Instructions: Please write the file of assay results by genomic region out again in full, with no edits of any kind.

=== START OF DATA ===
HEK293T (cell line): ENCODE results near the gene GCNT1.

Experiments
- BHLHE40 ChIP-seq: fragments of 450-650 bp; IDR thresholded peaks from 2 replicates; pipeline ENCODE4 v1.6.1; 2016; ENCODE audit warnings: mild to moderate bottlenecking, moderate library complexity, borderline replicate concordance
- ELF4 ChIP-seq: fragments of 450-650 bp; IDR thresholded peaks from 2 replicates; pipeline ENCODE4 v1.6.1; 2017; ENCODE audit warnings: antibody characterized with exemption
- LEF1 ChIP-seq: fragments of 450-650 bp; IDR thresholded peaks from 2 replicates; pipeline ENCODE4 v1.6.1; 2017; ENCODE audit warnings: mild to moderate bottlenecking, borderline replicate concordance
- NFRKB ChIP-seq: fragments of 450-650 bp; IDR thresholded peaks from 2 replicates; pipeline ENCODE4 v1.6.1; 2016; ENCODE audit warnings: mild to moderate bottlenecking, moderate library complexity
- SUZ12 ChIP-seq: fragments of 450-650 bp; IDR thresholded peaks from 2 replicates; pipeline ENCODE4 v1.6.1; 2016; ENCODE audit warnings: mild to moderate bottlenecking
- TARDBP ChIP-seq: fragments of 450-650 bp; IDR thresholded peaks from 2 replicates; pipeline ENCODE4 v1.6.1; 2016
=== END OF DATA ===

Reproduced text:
HEK293T (cell line): ENCODE results near the gene GCNT1.

Experiments
- BHLHE40 ChIP-seq: fragments of 450-650 bp; IDR thresholded peaks from 2 replicates; pipeline ENCODE4 v1.6.1; 2016; ENCODE audit warnings: mild to moderate bottlenecking, moderate library complexity, borderline replicate concordance
- ELF4 ChIP-seq: fragments of 450-650 bp; IDR thresholded peaks from 2 replicates; pipeline ENCODE4 v1.6.1; 2017; ENCODE audit warnings: antibody characterized with exemption
- LEF1 ChIP-seq: fragments of 450-650 bp; IDR thresholded peaks from 2 replicates; pipeline ENCODE4 v1.6.1; 2017; ENCODE audit warnings: mild to moderate bottlenecking, borderline replicate concordance
- NFRKB ChIP-seq: fragments of 450-650 bp; IDR thresholded peaks from 2 replicates; pipeline ENCODE4 v1.6.1; 2016; ENCODE audit warnings: mild to moderate bottlenecking, moderate library complexity
- SUZ12 ChIP-seq: fragments of 450-650 bp; IDR thresholded peaks from 2 replicates; pipeline ENCODE4 v1.6.1; 2016; ENCODE audit warnings: mild to moderate bottlenecking
- TARDBP ChIP-seq: fragments of 450-650 bp; IDR thresholded peaks from 2 replicates; pipeline ENCODE4 v1.6.1; 2016